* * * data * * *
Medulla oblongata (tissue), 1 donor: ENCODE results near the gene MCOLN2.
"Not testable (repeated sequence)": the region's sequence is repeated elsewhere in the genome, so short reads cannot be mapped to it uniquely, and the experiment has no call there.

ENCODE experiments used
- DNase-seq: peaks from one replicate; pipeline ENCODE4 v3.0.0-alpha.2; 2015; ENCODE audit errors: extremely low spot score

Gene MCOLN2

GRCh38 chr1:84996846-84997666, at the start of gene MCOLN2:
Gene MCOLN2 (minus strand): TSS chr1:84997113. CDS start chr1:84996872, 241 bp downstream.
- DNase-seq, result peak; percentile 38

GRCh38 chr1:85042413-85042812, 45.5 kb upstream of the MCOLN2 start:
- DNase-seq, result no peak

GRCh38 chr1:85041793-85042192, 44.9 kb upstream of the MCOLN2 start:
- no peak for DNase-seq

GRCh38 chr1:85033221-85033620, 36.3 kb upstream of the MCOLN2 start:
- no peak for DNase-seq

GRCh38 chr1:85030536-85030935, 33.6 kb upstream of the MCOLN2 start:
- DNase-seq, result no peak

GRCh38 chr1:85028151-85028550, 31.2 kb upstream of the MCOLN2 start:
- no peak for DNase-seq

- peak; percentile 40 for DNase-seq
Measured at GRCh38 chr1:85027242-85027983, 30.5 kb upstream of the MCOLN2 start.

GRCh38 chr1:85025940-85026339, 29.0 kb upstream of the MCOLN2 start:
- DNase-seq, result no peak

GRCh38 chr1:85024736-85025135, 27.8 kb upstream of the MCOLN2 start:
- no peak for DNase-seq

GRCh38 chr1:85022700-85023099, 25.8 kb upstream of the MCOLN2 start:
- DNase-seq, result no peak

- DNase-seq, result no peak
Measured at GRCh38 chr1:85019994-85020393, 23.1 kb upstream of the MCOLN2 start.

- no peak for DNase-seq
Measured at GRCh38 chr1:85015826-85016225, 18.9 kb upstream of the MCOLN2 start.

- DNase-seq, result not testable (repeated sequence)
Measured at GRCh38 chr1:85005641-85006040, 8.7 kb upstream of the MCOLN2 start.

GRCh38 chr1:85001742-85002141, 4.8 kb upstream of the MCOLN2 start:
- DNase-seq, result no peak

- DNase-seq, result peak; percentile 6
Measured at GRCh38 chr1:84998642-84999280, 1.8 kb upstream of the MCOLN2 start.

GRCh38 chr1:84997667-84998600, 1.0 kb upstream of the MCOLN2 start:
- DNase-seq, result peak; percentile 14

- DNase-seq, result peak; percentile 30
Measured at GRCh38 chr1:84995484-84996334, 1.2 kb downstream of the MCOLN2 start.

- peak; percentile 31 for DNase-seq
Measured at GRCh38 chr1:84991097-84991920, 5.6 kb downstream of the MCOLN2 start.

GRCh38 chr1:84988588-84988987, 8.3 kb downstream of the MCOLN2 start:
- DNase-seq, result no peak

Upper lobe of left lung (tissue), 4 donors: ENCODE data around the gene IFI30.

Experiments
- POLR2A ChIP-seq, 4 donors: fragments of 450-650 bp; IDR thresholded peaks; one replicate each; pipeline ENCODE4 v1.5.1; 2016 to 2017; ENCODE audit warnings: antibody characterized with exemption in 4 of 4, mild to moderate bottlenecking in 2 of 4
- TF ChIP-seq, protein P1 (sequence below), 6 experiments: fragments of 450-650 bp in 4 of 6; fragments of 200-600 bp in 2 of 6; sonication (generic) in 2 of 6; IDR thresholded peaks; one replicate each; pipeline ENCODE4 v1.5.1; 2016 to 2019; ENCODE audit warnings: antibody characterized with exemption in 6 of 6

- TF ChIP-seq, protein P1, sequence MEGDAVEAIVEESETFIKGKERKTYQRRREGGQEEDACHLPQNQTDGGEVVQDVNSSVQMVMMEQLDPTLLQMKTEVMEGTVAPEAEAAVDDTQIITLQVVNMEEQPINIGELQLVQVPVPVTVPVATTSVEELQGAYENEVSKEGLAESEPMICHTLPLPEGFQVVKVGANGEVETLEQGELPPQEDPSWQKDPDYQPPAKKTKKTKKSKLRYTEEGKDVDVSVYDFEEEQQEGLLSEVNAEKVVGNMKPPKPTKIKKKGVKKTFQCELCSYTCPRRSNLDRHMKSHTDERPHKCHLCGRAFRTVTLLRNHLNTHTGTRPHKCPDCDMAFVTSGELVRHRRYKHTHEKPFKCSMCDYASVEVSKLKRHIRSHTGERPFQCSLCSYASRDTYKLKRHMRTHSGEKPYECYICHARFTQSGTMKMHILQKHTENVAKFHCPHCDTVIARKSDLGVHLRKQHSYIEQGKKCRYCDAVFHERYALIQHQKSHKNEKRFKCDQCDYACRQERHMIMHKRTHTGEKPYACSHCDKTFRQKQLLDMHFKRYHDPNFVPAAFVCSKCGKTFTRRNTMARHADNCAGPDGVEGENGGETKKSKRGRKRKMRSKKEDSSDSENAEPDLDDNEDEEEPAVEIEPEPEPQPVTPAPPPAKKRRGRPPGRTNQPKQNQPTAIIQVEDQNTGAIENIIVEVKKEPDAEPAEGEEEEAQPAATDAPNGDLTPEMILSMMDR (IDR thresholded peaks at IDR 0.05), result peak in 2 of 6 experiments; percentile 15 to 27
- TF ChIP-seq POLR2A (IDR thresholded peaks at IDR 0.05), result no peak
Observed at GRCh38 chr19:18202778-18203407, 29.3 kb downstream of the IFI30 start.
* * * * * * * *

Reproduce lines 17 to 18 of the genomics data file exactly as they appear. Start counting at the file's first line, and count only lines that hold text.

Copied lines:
GRCh38 chr1:85028151-85028550, 31.2 kb upstream of the MCOLN2 start:
- no peak for DNase-seq